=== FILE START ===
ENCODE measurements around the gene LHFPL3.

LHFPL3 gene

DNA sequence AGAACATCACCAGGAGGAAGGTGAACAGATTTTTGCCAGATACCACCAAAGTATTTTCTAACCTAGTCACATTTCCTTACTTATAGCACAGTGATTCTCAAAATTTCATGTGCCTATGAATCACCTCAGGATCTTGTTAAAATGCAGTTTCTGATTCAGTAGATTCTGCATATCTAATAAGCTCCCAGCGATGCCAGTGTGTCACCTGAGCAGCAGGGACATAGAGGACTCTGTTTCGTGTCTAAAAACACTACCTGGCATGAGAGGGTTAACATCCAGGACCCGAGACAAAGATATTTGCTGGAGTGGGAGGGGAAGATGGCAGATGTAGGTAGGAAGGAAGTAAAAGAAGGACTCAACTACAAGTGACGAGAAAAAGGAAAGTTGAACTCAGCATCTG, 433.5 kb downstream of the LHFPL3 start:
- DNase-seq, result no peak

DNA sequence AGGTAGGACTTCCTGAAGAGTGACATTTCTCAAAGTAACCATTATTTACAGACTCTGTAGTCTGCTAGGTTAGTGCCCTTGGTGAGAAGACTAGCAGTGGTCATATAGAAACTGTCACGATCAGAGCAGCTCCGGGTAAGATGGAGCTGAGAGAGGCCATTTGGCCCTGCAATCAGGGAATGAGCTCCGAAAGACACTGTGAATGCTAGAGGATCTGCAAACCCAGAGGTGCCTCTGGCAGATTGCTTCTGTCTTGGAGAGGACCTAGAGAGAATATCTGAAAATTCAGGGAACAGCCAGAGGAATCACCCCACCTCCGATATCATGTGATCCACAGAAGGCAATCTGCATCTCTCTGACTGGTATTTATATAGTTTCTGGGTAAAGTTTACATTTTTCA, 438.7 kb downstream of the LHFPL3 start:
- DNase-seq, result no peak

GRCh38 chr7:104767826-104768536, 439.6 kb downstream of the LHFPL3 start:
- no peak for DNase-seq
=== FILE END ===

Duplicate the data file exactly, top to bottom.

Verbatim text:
ENCODE measurements around the gene LHFPL3.

LHFPL3 gene

DNA sequence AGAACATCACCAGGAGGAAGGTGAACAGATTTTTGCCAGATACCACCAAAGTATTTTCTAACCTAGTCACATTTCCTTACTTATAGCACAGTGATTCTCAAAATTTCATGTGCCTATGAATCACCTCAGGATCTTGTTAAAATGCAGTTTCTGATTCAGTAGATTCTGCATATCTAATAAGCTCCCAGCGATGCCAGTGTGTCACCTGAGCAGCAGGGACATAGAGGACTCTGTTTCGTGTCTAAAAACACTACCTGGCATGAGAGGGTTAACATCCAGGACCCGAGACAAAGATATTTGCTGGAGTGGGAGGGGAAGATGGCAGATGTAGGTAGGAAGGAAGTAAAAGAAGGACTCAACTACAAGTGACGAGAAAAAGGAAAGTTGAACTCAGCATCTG, 433.5 kb downstream of the LHFPL3 start:
- DNase-seq, result no peak

DNA sequence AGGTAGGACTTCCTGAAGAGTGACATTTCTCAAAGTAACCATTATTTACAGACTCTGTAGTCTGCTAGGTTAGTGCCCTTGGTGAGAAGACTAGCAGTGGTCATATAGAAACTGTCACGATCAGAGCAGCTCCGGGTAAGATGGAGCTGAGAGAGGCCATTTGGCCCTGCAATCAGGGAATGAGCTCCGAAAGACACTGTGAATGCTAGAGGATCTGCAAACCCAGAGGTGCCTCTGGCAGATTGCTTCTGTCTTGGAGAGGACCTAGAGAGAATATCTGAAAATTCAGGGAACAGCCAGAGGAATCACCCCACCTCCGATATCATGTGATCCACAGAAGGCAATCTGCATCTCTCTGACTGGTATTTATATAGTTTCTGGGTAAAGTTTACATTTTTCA, 438.7 kb downstream of the LHFPL3 start:
- DNase-seq, result no peak

GRCh38 chr7:104767826-104768536, 439.6 kb downstream of the LHFPL3 start:
- no peak for DNase-seq